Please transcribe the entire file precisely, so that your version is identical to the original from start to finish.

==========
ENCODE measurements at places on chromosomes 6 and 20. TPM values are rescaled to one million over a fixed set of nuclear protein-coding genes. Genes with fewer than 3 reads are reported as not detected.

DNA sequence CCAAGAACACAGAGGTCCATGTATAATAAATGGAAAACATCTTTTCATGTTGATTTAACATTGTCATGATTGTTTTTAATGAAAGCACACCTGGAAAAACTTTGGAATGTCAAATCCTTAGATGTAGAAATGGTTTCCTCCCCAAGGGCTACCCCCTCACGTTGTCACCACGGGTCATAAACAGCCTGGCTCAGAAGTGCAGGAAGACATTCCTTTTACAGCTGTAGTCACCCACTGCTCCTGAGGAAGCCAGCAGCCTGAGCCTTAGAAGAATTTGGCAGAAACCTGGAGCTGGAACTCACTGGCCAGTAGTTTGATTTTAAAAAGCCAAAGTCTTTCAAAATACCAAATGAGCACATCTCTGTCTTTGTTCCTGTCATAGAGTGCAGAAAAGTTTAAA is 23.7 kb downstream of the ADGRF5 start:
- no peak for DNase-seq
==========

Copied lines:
ENCODE measurements at places on chromosomes 6 and 20. TPM values are rescaled to one million over a fixed set of nuclear protein-coding genes. Genes with fewer than 3 reads are reported as not detected.

DNA sequence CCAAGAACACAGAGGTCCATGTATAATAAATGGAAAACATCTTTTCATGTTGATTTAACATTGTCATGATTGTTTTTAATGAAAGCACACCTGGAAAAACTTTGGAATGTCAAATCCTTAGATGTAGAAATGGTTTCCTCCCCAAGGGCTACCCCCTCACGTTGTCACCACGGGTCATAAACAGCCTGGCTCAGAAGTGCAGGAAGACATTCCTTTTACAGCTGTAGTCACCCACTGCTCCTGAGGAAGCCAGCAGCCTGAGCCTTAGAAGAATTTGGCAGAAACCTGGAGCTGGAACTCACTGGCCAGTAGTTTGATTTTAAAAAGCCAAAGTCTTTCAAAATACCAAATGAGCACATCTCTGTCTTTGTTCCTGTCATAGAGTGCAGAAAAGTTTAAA is 23.7 kb downstream of the ADGRF5 start:
- no peak for DNase-seq